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Personal Statement 7

First and foremost, my desire to study medicine stems from my love of working with and helping others, as I believe this is truly the most important aspect of being a doctor. To me, there would be no greater honour than to be trusted to help patients in their greatest times of need, be that through curative treatment or palliative care. Throughout my school career, I have always had a profound interest in science, particularly the human body and the logic and practicality of chemistry and physics. I feel that because of this, medicine is the ideal career for me as it would allow me to develop my scientific knowledge and use this to help others in their most vulnerable moments.


As well as my academic achievements, I believe that my hobbies and personal qualities exhibit my suitability for studying and, ultimately, practising medicine. In S4, I was chosen to be a student Ambassador, which involves completing a leadership and teamwork course at a local outdoor centre and organising extracurricular activities for other pupils. I have also recently undertaken the role of overseeing my school's Pupil Council, as well as becoming a Prefect. I believe my participation in my school community demonstrates my initiative and enthusiasm for helping others and shows that I am always willing to get involved and help out in any way I can. Once a week, I volunteer at a Girlguiding unit as a Young Leader. I have received a two-hundred-hour Saltire award for this and am working towards achieving five hundred, which I believe demonstrates my dedication to anything I am involved in. After working with other Leaders and helping to run the unit each week, I feel I can be a valuable member of any team I am part of, be that in a clinical setting or otherwise. In order to manage stress, I play the guitar and am currently working towards Grade 5. Maintaining a balance between work and personal life is a very important, yet an often overlooked aspect of being a doctor, but I believe I am fully capable of this. Balancing hobbies with my studies has taught me the importance of time management, which I feel has made me a better student.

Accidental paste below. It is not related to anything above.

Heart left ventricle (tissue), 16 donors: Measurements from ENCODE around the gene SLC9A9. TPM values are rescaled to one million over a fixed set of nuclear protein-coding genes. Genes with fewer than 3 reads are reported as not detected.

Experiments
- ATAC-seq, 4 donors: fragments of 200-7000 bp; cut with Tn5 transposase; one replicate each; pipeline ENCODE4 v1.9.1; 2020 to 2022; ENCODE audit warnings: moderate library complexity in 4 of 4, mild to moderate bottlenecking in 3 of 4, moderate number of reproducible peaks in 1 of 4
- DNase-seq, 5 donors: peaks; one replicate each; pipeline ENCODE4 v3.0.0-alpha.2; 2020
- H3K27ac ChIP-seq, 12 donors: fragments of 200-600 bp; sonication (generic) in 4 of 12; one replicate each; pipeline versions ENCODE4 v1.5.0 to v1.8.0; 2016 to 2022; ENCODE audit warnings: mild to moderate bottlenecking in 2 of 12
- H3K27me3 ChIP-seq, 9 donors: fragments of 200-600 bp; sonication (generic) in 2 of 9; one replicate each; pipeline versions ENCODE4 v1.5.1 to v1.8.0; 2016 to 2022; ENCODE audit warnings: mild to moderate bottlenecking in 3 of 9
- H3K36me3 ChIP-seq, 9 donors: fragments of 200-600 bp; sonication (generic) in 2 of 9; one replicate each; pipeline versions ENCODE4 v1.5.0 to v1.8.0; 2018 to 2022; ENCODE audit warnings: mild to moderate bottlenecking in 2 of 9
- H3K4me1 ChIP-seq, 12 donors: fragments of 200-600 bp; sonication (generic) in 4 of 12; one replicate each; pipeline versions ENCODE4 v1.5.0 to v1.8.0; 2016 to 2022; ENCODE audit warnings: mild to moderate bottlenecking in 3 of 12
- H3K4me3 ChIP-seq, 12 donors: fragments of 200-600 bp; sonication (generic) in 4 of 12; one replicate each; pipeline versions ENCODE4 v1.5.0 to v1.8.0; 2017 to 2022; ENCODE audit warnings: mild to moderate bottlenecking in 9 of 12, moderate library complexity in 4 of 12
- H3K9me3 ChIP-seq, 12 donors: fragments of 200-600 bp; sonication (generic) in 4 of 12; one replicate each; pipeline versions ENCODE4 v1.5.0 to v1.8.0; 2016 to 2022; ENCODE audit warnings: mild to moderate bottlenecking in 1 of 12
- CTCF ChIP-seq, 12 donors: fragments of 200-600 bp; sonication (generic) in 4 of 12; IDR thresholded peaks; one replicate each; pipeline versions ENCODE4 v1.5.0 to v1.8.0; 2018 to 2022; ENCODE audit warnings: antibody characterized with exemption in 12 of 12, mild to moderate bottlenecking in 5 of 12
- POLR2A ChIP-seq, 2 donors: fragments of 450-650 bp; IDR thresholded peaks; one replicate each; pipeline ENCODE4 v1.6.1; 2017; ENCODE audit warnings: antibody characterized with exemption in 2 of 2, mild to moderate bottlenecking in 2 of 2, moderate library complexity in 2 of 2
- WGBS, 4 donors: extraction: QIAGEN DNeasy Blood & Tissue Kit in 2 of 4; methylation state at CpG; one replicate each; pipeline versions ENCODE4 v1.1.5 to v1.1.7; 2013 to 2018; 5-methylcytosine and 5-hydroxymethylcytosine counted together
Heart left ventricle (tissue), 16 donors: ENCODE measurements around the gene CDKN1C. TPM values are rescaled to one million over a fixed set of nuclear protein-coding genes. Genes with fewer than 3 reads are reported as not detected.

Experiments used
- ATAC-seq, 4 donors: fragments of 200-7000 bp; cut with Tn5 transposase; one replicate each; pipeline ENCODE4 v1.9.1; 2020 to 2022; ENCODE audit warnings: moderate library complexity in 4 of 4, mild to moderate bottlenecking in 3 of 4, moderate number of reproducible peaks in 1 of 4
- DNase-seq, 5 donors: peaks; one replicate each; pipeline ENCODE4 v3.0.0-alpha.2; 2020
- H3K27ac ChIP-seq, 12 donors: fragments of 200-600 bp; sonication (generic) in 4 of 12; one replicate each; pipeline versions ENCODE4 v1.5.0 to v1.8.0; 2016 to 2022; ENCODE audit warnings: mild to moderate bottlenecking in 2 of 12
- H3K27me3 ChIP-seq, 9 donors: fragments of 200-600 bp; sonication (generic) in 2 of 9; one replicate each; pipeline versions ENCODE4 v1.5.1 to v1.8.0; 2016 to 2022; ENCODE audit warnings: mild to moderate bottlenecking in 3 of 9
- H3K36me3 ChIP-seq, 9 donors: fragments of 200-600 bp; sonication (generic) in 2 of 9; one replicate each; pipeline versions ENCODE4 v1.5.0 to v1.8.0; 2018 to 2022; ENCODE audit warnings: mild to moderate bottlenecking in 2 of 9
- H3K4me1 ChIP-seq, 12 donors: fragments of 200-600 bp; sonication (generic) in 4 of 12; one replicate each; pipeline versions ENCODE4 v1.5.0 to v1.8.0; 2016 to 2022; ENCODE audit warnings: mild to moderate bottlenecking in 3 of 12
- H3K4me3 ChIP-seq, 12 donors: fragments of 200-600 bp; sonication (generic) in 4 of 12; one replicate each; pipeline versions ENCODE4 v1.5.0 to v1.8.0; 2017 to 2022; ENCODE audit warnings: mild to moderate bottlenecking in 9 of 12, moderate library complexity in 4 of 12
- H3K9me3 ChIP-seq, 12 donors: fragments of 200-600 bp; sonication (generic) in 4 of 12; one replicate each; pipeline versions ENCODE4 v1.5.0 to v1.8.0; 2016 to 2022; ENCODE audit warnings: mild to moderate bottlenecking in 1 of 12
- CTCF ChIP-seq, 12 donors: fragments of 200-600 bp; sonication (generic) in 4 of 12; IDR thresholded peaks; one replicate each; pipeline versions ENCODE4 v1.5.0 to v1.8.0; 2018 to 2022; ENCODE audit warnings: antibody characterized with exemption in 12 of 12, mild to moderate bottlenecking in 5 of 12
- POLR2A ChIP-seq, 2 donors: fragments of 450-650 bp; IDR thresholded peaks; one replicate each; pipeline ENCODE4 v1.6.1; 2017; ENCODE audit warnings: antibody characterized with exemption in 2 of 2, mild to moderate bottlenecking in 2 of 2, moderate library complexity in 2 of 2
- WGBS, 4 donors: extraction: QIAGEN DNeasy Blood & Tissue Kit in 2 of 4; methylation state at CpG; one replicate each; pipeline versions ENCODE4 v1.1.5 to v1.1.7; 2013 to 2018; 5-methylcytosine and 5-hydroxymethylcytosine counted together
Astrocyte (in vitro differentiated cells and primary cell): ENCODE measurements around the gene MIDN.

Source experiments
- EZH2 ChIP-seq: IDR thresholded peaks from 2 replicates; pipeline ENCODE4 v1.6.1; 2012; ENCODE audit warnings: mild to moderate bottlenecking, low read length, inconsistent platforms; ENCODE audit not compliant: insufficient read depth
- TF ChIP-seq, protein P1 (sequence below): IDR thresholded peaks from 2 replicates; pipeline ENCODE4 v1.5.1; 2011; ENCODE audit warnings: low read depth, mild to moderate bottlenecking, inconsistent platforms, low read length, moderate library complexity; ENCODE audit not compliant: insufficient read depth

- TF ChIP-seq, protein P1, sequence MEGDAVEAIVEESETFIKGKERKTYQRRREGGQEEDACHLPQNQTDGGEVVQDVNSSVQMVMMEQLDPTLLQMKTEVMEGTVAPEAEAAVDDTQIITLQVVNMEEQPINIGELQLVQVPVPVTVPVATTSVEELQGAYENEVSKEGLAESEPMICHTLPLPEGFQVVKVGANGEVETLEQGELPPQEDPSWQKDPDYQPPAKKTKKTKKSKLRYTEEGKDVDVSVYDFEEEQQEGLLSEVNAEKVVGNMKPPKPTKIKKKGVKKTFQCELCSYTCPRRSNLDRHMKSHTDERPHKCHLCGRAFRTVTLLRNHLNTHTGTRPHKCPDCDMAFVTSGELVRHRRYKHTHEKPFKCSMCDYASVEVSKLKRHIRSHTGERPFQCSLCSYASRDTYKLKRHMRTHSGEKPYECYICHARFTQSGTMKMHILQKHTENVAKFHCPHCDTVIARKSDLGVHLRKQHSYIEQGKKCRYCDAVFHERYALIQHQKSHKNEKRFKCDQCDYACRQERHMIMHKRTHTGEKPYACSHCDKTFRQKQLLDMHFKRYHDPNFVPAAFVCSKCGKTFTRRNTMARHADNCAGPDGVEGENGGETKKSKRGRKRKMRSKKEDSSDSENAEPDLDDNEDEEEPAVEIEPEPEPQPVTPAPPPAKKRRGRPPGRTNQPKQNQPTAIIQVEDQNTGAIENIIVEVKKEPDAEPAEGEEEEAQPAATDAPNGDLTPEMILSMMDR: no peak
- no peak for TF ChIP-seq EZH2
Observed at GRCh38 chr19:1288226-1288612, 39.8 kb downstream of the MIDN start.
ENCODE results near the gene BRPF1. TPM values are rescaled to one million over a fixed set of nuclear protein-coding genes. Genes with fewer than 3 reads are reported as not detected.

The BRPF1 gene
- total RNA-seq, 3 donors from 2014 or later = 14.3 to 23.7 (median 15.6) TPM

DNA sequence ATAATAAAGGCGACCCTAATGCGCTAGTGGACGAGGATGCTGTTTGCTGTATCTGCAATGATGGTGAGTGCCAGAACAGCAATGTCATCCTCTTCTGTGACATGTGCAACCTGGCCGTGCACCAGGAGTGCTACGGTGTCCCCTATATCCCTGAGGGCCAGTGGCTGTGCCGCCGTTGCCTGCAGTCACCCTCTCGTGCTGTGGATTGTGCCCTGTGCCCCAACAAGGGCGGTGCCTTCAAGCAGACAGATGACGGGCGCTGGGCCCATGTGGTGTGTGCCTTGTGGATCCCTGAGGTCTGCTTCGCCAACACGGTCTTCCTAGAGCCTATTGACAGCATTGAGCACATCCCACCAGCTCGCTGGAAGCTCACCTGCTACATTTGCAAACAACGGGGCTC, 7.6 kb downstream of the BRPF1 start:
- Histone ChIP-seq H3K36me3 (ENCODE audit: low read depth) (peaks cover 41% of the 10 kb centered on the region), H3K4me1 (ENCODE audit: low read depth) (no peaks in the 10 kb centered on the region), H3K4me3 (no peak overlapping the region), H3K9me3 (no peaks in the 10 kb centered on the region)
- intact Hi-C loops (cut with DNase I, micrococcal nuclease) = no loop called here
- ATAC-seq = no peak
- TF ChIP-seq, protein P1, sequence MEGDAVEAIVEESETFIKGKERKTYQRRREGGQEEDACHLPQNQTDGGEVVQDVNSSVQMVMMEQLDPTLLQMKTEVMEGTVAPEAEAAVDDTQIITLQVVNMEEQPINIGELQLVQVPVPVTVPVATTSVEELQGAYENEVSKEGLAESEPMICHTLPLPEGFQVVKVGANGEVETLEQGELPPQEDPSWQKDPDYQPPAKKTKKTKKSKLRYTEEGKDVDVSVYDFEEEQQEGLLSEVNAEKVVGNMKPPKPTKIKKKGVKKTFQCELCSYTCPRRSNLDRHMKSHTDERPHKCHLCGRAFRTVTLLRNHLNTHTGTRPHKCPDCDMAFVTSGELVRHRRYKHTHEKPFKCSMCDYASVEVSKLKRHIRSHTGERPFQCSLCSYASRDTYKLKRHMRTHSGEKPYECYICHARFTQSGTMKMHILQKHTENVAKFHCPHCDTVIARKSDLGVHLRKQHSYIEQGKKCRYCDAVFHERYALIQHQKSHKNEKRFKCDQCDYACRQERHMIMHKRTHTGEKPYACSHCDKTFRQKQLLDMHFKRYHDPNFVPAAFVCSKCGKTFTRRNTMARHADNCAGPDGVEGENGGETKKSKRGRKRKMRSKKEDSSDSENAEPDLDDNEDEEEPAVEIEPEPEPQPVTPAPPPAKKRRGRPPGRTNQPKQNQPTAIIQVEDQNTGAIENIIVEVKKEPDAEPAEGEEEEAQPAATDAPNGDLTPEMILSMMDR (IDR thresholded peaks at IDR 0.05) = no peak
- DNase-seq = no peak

In order to understand the reality of the medical profession, I arranged a placement at a care home, where I had the chance to interact with residents and observe the staff in the day to day running of the facility. Although this was not in a hospital setting, it was extremely helpful and gave me real insight into what caring for others is like - sometimes, something as simple as a quick conversation can make someone's day. My experience highlighted the importance of empathy when working with others and particularly when you are in a position of trust, as doctors inherently are. I have also made arrangements for a placement in a paediatric ward, but dates have yet to be confirmed due to an initial conflict with my exams.


Additionally, I have taken part in the Reach programme. This gave me the opportunity to visit a medical school for a week, where I attended clinical workshops and mock lectures and worked in small groups discussing ethical issues and case studies. I was also able to speak to medical students about their experiences of medicine so far. This was incredible as it gave me first-hand experience of what being a medical student is like and I learned about potential career paths and postgraduate opportunities. Undoubtedly, participating in Reach has reaffirmed my interest in studying medicine and I have gained valuable knowledge of what the future holds for a medical school graduate.


A career in medicine is certainly one of the most challenging, yet exciting and rewarding paths to embark on. Through my thorough preparation for my application, I feel I fully understand the demands and rewards of studying medicine and would make a valuable addition to university life and the profession.

Offers: Glasgow, Edinburgh & Aberdeen

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